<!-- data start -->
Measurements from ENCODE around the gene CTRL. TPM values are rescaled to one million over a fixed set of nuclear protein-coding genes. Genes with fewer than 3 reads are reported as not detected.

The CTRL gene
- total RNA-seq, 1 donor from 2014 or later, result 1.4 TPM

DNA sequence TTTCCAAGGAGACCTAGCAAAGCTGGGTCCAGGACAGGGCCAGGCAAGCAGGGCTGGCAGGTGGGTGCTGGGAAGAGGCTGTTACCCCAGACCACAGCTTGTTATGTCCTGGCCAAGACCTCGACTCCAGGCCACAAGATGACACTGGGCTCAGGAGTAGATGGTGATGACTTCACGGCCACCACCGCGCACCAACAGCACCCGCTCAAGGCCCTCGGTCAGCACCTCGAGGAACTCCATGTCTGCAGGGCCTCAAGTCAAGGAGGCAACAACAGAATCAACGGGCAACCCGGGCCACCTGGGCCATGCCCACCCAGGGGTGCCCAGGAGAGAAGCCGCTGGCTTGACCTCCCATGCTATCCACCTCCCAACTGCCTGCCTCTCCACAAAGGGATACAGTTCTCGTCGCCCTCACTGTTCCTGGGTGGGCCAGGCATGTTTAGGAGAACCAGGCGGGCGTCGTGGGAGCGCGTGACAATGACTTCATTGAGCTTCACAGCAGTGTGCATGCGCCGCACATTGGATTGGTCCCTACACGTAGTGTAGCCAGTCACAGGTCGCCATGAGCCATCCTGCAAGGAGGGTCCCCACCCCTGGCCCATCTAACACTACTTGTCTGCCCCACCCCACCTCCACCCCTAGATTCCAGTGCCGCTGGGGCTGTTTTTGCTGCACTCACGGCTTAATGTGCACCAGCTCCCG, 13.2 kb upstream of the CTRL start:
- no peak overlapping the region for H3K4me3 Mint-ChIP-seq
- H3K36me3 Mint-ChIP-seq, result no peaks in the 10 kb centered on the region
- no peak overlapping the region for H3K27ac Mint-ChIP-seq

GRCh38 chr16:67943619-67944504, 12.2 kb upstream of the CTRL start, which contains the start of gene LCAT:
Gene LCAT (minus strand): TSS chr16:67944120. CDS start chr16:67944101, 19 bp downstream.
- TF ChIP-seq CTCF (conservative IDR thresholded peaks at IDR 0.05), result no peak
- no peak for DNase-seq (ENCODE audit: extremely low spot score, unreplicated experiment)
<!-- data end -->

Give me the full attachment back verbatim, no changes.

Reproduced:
Measurements from ENCODE around the gene CTRL. TPM values are rescaled to one million over a fixed set of nuclear protein-coding genes. Genes with fewer than 3 reads are reported as not detected.

The CTRL gene
- total RNA-seq, 1 donor from 2014 or later, result 1.4 TPM

DNA sequence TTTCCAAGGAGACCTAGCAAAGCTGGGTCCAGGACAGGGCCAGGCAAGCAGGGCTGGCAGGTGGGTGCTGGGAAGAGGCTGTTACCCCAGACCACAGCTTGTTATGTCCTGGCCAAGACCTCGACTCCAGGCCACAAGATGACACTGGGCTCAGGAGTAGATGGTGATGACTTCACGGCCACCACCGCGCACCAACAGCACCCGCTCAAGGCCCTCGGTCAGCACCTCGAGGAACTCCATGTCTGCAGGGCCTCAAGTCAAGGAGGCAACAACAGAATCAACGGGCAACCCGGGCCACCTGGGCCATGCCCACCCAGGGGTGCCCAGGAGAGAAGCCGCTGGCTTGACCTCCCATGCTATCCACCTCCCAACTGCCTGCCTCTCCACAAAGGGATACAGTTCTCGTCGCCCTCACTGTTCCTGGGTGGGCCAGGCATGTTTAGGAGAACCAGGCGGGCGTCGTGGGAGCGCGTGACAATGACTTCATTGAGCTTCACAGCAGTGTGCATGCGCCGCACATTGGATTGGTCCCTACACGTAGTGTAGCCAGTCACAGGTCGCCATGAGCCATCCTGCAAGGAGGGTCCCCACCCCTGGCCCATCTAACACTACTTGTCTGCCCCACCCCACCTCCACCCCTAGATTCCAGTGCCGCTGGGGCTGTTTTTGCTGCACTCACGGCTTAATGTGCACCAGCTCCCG, 13.2 kb upstream of the CTRL start:
- no peak overlapping the region for H3K4me3 Mint-ChIP-seq
- H3K36me3 Mint-ChIP-seq, result no peaks in the 10 kb centered on the region
- no peak overlapping the region for H3K27ac Mint-ChIP-seq

GRCh38 chr16:67943619-67944504, 12.2 kb upstream of the CTRL start, which contains the start of gene LCAT:
Gene LCAT (minus strand): TSS chr16:67944120. CDS start chr16:67944101, 19 bp downstream.
- TF ChIP-seq CTCF (conservative IDR thresholded peaks at IDR 0.05), result no peak
- no peak for DNase-seq (ENCODE audit: extremely low spot score, unreplicated experiment)